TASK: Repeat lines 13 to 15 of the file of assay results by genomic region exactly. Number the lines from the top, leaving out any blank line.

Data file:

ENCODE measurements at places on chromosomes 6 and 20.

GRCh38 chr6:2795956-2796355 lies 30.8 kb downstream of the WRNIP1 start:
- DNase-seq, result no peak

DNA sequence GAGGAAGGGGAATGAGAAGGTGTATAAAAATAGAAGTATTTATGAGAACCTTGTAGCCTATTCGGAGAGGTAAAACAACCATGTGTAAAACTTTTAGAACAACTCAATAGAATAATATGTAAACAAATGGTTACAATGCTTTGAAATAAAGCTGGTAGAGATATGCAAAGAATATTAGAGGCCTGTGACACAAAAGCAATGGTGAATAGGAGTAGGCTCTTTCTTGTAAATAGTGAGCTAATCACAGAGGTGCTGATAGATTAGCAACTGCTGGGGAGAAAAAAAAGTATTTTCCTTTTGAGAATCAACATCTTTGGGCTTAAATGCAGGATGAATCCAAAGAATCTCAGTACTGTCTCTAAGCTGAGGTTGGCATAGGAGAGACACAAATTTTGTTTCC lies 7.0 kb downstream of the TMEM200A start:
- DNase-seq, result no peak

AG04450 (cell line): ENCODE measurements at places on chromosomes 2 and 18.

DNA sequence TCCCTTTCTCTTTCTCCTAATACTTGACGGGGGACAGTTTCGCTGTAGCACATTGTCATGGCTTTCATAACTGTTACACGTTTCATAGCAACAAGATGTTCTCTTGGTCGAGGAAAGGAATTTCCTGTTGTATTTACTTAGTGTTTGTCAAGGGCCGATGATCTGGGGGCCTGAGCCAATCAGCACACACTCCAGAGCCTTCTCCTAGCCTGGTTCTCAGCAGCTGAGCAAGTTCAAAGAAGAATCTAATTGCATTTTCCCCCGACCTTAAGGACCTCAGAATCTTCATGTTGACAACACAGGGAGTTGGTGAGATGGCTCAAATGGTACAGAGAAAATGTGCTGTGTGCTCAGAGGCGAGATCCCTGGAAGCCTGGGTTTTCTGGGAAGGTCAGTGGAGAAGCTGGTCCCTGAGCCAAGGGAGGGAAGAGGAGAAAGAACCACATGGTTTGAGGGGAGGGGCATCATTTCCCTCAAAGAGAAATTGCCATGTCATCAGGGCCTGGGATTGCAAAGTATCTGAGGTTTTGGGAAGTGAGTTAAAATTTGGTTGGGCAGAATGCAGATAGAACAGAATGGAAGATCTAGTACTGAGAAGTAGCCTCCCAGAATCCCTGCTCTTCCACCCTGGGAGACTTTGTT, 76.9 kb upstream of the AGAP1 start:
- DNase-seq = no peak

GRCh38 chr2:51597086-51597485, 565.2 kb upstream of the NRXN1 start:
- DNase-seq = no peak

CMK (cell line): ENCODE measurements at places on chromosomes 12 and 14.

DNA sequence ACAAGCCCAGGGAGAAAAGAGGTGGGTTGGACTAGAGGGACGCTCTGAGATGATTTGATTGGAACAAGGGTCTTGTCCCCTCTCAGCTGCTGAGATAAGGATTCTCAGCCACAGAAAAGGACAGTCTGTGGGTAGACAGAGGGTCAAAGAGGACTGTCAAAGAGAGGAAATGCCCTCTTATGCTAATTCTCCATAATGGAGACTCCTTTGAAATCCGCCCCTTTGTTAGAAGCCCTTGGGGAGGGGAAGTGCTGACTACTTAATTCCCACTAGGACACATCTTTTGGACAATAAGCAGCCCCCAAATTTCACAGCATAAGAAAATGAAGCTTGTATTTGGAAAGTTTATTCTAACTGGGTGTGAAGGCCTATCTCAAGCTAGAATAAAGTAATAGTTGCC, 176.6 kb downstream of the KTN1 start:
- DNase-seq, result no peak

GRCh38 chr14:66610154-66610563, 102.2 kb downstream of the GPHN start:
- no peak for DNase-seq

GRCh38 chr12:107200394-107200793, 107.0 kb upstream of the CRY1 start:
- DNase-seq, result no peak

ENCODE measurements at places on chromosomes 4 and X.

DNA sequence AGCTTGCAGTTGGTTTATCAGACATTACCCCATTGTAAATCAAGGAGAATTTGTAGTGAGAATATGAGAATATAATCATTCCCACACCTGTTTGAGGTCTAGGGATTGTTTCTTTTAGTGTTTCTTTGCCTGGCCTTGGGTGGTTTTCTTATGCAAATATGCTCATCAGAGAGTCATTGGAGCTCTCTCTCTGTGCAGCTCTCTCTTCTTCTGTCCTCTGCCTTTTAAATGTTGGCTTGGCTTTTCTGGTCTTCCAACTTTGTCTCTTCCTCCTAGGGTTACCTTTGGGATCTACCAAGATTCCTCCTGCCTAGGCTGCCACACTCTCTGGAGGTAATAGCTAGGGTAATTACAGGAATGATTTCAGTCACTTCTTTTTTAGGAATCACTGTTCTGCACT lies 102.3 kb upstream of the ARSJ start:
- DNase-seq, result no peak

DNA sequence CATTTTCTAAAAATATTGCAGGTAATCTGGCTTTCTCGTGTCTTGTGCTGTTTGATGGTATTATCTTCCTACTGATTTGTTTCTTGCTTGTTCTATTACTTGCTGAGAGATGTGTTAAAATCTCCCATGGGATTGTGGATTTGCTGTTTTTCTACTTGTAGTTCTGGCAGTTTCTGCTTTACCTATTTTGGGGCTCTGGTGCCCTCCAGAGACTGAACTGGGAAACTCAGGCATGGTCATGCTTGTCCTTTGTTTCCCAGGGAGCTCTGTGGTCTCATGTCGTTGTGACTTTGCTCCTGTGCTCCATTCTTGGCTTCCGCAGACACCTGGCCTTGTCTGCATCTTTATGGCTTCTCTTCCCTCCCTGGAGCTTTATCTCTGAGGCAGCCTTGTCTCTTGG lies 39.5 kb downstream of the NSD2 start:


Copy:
- DNase-seq, result no peak

GRCh38 chr14:66610154-66610563, 102.2 kb downstream of the GPHN start:
- no peak for DNase-seq